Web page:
What Role Does OSINT Play in Ukraine Crisis?

One of the defining characteristics of the Russia-Ukraine War has been the emergence of OSINT, or open-source intelligence. The term itself is not new. Several years ago, the British Foreign Office created an ‘open-source intelligence unit’ tasked with gathering information from online sources. This information would then be used by British diplomats to obtain foreign policy goals. For instance, using images shared online, and video testimonies of doctors, the open-source unit provided diplomats with evidence that the Assad regime had used chemical weapons during the Syrian Civil War.

In the present War in Ukraine, OSINT plays a different role as intelligence experts, or self-proclaimed experts, offer analysis of War-related events in near-real time. This was most evident last week when OSINT experts quickly analyzed images of Russian rockets that landed in Poland killing two people. Within a matter of hours, OSINT experts shared images of the Russian rockets, analyzed their origin, their trajectory and their potential impact. Soon, OSINT experts concluded that the Russian missiles were intercepted by Ukrainian air defense and that this interception altered the missiles’ trajectory leading to the explosion in Poland.

As always, the problem with social media is the inability to distinguish between actual OSINT experts and self-proclaimed experts. The former can play an important role in how crises play out. For instance, had OSINT experts concluded that Russia did target Poland, this accusation would have trended online exerting pressure on NATO states to respond to the Russian attack on a member state. Conversely, by concluding that the missile attack on Poland was not deliberate, OSINT experts provided diplomats with the perfect justification for not to escalate tensions with Russia.

Self-proclaimed experts can play an even more important role by spreading false information, validating conspiracy theories, creating and disseminating disinformation and providing online users with supposed “proof” of state action. Given the current state of Twitter, distinguishing between real experts and self-proclaimed ones is harder than ever. With the removal of the blue “verified” checkmark, Twitter users following the OSINT community must check every account, Google every name and try to establish who is and is not an expert.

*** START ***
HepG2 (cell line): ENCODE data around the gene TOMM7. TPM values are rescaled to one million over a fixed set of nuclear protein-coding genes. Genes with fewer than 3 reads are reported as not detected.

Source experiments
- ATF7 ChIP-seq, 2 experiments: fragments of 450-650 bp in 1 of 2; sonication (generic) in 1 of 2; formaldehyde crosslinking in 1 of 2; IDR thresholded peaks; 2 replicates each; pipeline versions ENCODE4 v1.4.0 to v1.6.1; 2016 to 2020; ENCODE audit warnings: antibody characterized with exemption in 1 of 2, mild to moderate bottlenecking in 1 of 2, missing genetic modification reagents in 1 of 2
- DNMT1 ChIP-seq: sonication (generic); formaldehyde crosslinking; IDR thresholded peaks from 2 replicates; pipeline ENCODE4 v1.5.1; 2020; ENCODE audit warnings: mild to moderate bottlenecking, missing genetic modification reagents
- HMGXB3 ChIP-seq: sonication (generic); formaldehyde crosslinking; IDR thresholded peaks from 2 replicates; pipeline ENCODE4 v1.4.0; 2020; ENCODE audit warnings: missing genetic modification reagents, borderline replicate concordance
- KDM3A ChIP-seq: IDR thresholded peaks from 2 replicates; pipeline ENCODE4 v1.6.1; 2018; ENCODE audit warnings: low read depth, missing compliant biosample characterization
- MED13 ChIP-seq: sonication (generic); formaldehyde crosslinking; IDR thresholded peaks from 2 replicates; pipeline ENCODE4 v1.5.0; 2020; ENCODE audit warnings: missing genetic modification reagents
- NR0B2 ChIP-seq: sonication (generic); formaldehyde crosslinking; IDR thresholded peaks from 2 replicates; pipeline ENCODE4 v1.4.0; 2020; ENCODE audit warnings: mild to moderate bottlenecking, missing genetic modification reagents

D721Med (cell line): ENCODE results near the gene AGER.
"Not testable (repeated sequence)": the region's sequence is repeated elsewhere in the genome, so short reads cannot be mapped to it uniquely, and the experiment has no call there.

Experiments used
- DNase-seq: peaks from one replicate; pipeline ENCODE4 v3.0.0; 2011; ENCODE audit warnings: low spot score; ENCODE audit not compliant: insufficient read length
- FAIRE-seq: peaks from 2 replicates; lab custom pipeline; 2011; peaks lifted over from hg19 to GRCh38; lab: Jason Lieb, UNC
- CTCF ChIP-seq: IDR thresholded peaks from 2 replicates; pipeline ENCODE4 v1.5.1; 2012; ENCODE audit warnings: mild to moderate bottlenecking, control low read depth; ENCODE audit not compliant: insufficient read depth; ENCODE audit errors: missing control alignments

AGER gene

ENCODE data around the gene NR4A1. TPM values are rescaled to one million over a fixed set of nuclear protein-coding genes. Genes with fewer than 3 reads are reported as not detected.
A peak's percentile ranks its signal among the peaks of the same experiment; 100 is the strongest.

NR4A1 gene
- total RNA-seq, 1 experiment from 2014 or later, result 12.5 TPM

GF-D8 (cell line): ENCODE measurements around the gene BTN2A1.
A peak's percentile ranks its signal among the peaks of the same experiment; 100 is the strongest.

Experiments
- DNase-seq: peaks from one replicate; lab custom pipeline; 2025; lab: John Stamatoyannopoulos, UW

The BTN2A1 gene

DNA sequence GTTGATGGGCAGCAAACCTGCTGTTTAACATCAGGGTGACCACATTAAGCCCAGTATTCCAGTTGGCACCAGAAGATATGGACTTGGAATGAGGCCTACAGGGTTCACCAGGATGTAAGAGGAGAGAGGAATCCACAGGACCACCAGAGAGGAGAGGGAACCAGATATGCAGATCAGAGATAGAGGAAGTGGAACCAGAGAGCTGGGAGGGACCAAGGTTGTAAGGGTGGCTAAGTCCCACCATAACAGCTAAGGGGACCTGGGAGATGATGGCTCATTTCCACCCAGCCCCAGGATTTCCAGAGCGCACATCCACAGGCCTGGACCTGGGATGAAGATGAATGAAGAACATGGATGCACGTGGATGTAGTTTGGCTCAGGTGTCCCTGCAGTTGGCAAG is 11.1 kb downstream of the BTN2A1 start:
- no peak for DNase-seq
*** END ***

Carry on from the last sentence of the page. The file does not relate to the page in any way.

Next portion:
But most users, present company included, are too lazy to do so. Thus, Twitter feeds become a blend of expertise and lies.

However, the popularity of OSINT accounts may prove beneficial in the long-term. Since the beginning of the War in Ukraine, journalists, media institutions and diplomats have come to rely on OSINT accounts for insight and real-time information. Thanks to OSINT accounts, the present War in Ukraine is not just mediated through social media, it is mediated in near-real time. The videos, images and maps shared by OSINT accounts have proven important in countering Russian propaganda and refuting Russian lies. Gone are the days when the Kremlin could simply declare it had conquered another province in Ukraine or that its troops had made major gains in battles. OSINT accounts could disprove such claims within a few hours.

Another important benefit is that OSINT accounts limit authoritarian states’ ability to conceal losses or strategic blunders. This benefit came to light in recent days following reports that Ukrainian drones were used to attack Russian air bases far removed from Ukraine’s borders and had even destroyed or damaged Russian long-range bombers. Initially these reports were discounted by Russian officials. But soon images of destroyed Russian planes and satellite images of damaged runways were shared across social media by OSINT accounts. As more and more OSINT accounts verified Ukraine’s drone attack, the pressure on Russia mounted. Finally, the Russian ministry of defense admitted that an attack had occurred but resulted in little damage.

This example demonstrates the long-term impact of OSINT accounts on social media. One of the strengths of authoritarian states is their ability to control the flow of information in and out of the country. Authoritarian states can thus conceal strategic blunders or losses creating the sense that they are all powerful and infallible.

Famously, no murders were ever reported in the USSR as “there are no murders in paradise”.  Similarly, Russia, Iran and China never lose battles, or fail to develop new weapons or suffer blunders. Until now. Using diverse sources, ranging from Google earth to social media posts and TikTok videos, OSINT accounts have deprived authoritarian states of an important asset. There are now visible cracks in Russia’s shield that cannot long remain hidden. As the UK Ministry of Defense tweeted yesterday, the Ukrainian drone attack deep within Russian territory, was the “most strategically significant failure of force protection” since the War began.

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